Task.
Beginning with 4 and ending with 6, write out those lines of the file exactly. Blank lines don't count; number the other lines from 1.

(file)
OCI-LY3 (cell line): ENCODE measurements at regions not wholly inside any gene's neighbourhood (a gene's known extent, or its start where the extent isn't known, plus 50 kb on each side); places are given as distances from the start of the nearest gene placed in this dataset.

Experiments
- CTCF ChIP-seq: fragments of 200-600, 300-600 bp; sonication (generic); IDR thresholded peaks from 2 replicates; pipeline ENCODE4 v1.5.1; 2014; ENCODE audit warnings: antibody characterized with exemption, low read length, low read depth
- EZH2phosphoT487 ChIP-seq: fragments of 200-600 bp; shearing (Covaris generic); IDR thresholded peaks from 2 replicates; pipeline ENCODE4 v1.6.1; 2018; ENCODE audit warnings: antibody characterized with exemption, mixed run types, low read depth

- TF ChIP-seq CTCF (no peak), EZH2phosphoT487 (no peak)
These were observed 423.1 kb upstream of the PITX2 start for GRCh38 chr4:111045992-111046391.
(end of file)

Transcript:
- EZH2phosphoT487 ChIP-seq: fragments of 200-600 bp; shearing (Covaris generic); IDR thresholded peaks from 2 replicates; pipeline ENCODE4 v1.6.1; 2018; ENCODE audit warnings: antibody characterized with exemption, mixed run types, low read depth

- TF ChIP-seq CTCF (no peak), EZH2phosphoT487 (no peak)
These were observed 423.1 kb upstream of the PITX2 start for GRCh38 chr4:111045992-111046391.